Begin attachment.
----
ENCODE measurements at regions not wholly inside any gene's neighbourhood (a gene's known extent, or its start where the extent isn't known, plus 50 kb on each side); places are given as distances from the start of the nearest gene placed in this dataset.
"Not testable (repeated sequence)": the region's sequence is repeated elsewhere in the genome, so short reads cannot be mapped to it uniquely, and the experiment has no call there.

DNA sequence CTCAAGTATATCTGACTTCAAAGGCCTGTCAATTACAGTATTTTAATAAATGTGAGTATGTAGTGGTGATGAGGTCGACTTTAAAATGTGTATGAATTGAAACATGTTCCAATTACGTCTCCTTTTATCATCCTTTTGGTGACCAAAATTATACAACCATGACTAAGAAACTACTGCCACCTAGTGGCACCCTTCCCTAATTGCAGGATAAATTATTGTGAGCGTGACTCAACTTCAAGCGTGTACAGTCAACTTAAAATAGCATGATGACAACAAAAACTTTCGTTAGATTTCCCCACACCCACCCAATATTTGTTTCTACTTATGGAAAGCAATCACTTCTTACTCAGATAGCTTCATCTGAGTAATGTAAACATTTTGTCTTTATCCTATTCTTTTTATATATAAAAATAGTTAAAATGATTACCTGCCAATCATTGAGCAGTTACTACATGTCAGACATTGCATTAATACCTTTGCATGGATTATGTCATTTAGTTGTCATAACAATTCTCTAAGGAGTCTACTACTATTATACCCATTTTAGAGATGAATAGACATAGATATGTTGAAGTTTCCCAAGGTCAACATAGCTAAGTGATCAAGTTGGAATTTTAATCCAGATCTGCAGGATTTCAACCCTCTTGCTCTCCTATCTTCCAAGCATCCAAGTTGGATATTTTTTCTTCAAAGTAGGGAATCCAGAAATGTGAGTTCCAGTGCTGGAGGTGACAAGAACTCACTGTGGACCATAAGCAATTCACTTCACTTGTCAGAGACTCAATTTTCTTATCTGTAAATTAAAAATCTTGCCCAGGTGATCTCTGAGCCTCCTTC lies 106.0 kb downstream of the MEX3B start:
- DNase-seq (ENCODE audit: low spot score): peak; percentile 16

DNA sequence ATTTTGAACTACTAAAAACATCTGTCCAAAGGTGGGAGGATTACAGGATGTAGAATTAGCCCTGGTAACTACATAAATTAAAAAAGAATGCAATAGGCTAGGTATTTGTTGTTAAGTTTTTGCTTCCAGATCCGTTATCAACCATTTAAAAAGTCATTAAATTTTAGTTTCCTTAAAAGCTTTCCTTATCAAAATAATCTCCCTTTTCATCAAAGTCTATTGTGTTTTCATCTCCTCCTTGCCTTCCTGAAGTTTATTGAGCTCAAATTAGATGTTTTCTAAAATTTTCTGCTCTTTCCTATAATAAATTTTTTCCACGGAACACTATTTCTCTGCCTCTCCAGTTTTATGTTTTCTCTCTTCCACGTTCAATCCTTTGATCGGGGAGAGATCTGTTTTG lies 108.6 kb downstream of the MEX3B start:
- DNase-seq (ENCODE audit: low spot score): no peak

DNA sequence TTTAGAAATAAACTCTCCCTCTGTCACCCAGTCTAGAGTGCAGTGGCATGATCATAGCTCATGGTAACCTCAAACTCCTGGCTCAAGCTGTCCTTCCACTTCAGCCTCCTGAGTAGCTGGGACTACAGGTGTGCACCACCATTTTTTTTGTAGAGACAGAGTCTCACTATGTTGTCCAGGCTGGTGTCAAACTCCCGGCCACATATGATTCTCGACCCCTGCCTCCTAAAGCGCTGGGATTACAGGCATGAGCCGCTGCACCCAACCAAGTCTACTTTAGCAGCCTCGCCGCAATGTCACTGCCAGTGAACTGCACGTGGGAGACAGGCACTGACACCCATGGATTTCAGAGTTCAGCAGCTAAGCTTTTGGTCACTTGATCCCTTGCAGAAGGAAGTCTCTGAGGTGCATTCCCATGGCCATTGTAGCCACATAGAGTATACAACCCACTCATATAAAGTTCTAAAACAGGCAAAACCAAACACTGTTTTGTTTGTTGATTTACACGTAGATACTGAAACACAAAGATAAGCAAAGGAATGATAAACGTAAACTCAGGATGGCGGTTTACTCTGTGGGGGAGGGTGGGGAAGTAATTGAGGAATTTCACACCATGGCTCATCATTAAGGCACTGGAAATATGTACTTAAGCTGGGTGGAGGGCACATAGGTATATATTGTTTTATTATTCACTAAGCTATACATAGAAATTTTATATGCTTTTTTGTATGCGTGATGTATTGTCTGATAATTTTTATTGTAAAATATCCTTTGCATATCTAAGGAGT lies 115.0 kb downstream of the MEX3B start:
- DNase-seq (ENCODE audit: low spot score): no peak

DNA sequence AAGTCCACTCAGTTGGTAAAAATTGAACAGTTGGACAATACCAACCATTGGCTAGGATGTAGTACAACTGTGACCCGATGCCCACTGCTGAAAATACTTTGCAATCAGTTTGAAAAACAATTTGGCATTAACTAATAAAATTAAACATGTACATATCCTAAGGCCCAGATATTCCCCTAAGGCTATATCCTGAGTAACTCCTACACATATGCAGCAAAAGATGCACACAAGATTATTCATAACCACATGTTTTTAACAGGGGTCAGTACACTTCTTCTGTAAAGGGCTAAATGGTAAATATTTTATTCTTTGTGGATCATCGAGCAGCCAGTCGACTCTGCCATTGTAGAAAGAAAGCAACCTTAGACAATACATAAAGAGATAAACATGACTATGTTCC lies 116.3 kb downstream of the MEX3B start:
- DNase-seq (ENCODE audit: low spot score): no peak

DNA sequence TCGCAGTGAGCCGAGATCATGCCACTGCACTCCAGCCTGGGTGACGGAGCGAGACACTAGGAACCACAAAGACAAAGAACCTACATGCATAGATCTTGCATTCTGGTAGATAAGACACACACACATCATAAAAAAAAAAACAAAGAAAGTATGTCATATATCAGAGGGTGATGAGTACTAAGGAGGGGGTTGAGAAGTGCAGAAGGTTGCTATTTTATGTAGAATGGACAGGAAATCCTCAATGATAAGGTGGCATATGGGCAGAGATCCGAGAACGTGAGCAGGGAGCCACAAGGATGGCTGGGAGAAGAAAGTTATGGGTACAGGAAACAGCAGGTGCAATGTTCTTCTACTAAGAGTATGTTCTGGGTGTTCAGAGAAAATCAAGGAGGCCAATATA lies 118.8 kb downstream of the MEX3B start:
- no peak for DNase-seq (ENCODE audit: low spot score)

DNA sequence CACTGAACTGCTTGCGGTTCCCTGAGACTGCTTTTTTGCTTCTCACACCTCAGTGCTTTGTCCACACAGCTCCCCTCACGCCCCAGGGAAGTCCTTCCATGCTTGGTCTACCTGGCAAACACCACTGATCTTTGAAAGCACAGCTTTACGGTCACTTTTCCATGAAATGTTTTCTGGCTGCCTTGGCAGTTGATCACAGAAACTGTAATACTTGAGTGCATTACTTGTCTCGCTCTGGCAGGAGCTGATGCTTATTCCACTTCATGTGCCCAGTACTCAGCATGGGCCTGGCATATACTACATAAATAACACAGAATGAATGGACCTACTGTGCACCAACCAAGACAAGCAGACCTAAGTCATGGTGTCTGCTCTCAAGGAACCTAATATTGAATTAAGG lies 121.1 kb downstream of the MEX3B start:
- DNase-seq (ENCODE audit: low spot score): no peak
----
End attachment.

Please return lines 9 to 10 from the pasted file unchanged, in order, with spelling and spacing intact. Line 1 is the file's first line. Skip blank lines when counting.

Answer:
DNA sequence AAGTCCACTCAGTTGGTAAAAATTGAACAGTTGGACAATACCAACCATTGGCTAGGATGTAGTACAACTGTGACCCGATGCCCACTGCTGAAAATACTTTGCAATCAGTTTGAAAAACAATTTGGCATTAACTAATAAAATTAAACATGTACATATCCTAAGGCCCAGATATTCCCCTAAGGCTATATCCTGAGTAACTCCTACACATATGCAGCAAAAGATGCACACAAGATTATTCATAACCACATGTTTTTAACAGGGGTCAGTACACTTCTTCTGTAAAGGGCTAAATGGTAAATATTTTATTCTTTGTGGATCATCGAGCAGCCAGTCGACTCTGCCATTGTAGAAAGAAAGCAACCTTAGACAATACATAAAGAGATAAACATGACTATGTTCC lies 116.3 kb downstream of the MEX3B start:
- DNase-seq (ENCODE audit: low spot score): no peak